WASHINGTON (MarketWatch) — The number of Americans who applied for unemployment benefits last week sank by 25,000 to 234,000, marking the second-lowest level of the current economic expansion and reflecting a tight labor market in which firms say it’s hard to find good help.
Economists polled by MarketWatch has expected initial jobless claims to total 251,000 in the seven days stretching from March 26 to April 1.
The bulk of the decline took place in the large states of California, New York and Pennsylvania, perhaps related to the timing of spring break, government data showed.
Still, new jobless claims in the U.S. have been under the key 300,000 threshold for 109 straight weeks, the second-longest stretch since the early 1970s.
The economy has added nearly a half-million jobs in the first two months of 2017, knocking the unemployment rate down to 4.7%. The employment report for March due on Friday is expected to show an increase of at least 178,000 new jobs, according to economists polled by MarketWatch.
After nearly seven years of strong employment growth, many companies say it’s harder to fill open jobs.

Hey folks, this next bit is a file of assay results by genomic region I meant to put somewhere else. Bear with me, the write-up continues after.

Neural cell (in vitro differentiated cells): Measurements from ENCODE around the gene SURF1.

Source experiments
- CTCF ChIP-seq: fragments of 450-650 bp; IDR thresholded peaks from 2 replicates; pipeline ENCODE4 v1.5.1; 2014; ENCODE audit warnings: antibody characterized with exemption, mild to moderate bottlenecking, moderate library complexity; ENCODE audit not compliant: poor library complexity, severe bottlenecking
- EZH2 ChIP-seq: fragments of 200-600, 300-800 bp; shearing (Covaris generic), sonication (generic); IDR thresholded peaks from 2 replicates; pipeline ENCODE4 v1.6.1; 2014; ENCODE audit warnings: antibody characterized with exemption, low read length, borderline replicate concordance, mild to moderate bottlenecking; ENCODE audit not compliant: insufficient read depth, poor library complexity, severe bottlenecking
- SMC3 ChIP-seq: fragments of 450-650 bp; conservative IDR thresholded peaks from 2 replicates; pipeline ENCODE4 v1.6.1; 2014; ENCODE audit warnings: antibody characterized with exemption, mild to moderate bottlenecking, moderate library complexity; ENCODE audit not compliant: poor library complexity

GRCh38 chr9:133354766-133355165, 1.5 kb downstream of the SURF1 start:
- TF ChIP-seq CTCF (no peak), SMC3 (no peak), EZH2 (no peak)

“Finding talent has been challenging,” an executive at a maker of transportation equipment said in a regular survey by the Institute of Supply Management.
“Worker shortages have become a real problem in food production and produce-growing areas,” one executive told ISM. “Service labor is tight,” said another executive at a government agency.
Meanwhile, the four-week average of initial claims, often a more stable look at recent trends in layoffs, dropped by 4,500 to 250,000. The monthly average is also extremely low.
Continuing jobless claims, or the number of people already collecting unemployment checks, fell by 24,000 to 2.03 million.
In premarket trades, the Dow Jones Industrial Average
was set to open slightly higher.